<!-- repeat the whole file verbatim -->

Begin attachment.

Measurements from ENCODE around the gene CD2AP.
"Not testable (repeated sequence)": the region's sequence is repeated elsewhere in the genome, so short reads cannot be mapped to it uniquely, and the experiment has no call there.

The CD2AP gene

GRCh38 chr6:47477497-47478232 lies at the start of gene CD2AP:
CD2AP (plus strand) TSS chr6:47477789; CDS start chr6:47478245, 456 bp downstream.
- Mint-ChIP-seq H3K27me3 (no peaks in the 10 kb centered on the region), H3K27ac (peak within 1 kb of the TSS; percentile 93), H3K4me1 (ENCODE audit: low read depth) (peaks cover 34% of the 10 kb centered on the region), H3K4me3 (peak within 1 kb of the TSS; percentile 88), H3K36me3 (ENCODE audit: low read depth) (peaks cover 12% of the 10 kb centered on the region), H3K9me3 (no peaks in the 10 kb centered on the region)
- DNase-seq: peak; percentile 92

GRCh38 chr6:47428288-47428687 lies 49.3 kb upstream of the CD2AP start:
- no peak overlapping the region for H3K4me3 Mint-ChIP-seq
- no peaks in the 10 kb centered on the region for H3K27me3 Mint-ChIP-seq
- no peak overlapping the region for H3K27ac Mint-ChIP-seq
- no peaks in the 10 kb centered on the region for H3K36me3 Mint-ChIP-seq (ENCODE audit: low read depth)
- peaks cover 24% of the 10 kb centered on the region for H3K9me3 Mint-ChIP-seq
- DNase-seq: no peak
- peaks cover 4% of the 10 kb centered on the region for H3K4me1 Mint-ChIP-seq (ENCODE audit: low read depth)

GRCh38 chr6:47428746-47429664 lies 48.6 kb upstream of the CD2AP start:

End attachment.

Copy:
Measurements from ENCODE around the gene CD2AP.
"Not testable (repeated sequence)": the region's sequence is repeated elsewhere in the genome, so short reads cannot be mapped to it uniquely, and the experiment has no call there.

The CD2AP gene

GRCh38 chr6:47477497-47478232 lies at the start of gene CD2AP:
CD2AP (plus strand) TSS chr6:47477789; CDS start chr6:47478245, 456 bp downstream.
- Mint-ChIP-seq H3K27me3 (no peaks in the 10 kb centered on the region), H3K27ac (peak within 1 kb of the TSS; percentile 93), H3K4me1 (ENCODE audit: low read depth) (peaks cover 34% of the 10 kb centered on the region), H3K4me3 (peak within 1 kb of the TSS; percentile 88), H3K36me3 (ENCODE audit: low read depth) (peaks cover 12% of the 10 kb centered on the region), H3K9me3 (no peaks in the 10 kb centered on the region)
- DNase-seq: peak; percentile 92

GRCh38 chr6:47428288-47428687 lies 49.3 kb upstream of the CD2AP start:
- no peak overlapping the region for H3K4me3 Mint-ChIP-seq
- no peaks in the 10 kb centered on the region for H3K27me3 Mint-ChIP-seq
- no peak overlapping the region for H3K27ac Mint-ChIP-seq
- no peaks in the 10 kb centered on the region for H3K36me3 Mint-ChIP-seq (ENCODE audit: low read depth)
- peaks cover 24% of the 10 kb centered on the region for H3K9me3 Mint-ChIP-seq
- DNase-seq: no peak
- peaks cover 4% of the 10 kb centered on the region for H3K4me1 Mint-ChIP-seq (ENCODE audit: low read depth)

GRCh38 chr6:47428746-47429664 lies 48.6 kb upstream of the CD2AP start: